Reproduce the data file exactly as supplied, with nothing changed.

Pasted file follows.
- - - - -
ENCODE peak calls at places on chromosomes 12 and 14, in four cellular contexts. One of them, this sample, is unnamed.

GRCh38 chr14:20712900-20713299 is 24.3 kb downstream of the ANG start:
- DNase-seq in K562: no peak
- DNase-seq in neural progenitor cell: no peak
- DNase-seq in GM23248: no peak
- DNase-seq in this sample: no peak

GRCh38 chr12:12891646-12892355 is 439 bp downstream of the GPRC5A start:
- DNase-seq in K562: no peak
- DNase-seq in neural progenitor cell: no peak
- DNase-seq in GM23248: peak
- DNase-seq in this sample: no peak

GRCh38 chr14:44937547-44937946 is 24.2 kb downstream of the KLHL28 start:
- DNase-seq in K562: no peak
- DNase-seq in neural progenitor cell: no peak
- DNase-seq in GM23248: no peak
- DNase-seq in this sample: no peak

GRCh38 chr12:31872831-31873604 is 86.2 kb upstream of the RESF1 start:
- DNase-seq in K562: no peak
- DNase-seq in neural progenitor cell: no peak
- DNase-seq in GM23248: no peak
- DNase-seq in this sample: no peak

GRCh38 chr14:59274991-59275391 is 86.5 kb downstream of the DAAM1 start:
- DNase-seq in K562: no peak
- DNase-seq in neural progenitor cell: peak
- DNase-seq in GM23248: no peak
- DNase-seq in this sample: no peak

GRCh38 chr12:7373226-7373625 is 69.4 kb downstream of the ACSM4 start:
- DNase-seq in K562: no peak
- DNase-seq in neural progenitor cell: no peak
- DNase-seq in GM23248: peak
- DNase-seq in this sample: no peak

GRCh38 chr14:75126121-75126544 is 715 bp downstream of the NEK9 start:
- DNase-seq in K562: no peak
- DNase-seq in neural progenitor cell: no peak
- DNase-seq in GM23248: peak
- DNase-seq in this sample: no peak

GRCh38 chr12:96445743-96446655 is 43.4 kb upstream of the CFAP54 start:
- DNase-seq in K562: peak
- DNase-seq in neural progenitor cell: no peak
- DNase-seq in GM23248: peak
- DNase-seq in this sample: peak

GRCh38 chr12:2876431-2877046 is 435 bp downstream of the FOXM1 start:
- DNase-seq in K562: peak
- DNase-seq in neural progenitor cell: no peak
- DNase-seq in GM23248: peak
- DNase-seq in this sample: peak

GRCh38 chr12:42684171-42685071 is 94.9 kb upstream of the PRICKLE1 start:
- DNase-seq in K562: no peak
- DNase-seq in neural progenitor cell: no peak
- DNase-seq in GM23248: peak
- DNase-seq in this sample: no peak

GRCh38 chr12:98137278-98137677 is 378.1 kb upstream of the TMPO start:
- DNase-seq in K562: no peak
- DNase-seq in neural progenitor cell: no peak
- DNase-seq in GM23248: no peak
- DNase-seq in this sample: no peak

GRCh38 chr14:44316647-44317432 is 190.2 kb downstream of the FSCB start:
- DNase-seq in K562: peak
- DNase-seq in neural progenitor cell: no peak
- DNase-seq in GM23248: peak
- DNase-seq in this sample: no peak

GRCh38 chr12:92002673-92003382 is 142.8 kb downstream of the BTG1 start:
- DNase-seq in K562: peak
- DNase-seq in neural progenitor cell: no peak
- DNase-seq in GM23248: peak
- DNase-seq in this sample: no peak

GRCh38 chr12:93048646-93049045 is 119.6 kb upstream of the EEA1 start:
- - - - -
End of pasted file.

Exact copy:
ENCODE peak calls at places on chromosomes 12 and 14, in four cellular contexts. One of them, this sample, is unnamed.

GRCh38 chr14:20712900-20713299 is 24.3 kb downstream of the ANG start:
- DNase-seq in K562: no peak
- DNase-seq in neural progenitor cell: no peak
- DNase-seq in GM23248: no peak
- DNase-seq in this sample: no peak

GRCh38 chr12:12891646-12892355 is 439 bp downstream of the GPRC5A start:
- DNase-seq in K562: no peak
- DNase-seq in neural progenitor cell: no peak
- DNase-seq in GM23248: peak
- DNase-seq in this sample: no peak

GRCh38 chr14:44937547-44937946 is 24.2 kb downstream of the KLHL28 start:
- DNase-seq in K562: no peak
- DNase-seq in neural progenitor cell: no peak
- DNase-seq in GM23248: no peak
- DNase-seq in this sample: no peak

GRCh38 chr12:31872831-31873604 is 86.2 kb upstream of the RESF1 start:
- DNase-seq in K562: no peak
- DNase-seq in neural progenitor cell: no peak
- DNase-seq in GM23248: no peak
- DNase-seq in this sample: no peak

GRCh38 chr14:59274991-59275391 is 86.5 kb downstream of the DAAM1 start:
- DNase-seq in K562: no peak
- DNase-seq in neural progenitor cell: peak
- DNase-seq in GM23248: no peak
- DNase-seq in this sample: no peak

GRCh38 chr12:7373226-7373625 is 69.4 kb downstream of the ACSM4 start:
- DNase-seq in K562: no peak
- DNase-seq in neural progenitor cell: no peak
- DNase-seq in GM23248: peak
- DNase-seq in this sample: no peak

GRCh38 chr14:75126121-75126544 is 715 bp downstream of the NEK9 start:
- DNase-seq in K562: no peak
- DNase-seq in neural progenitor cell: no peak
- DNase-seq in GM23248: peak
- DNase-seq in this sample: no peak

GRCh38 chr12:96445743-96446655 is 43.4 kb upstream of the CFAP54 start:
- DNase-seq in K562: peak
- DNase-seq in neural progenitor cell: no peak
- DNase-seq in GM23248: peak
- DNase-seq in this sample: peak

GRCh38 chr12:2876431-2877046 is 435 bp downstream of the FOXM1 start:
- DNase-seq in K562: peak
- DNase-seq in neural progenitor cell: no peak
- DNase-seq in GM23248: peak
- DNase-seq in this sample: peak

GRCh38 chr12:42684171-42685071 is 94.9 kb upstream of the PRICKLE1 start:
- DNase-seq in K562: no peak
- DNase-seq in neural progenitor cell: no peak
- DNase-seq in GM23248: peak
- DNase-seq in this sample: no peak

GRCh38 chr12:98137278-98137677 is 378.1 kb upstream of the TMPO start:
- DNase-seq in K562: no peak
- DNase-seq in neural progenitor cell: no peak
- DNase-seq in GM23248: no peak
- DNase-seq in this sample: no peak

GRCh38 chr14:44316647-44317432 is 190.2 kb downstream of the FSCB start:
- DNase-seq in K562: peak
- DNase-seq in neural progenitor cell: no peak
- DNase-seq in GM23248: peak
- DNase-seq in this sample: no peak

GRCh38 chr12:92002673-92003382 is 142.8 kb downstream of the BTG1 start:
- DNase-seq in K562: peak
- DNase-seq in neural progenitor cell: no peak
- DNase-seq in GM23248: peak
- DNase-seq in this sample: no peak

GRCh38 chr12:93048646-93049045 is 119.6 kb upstream of the EEA1 start: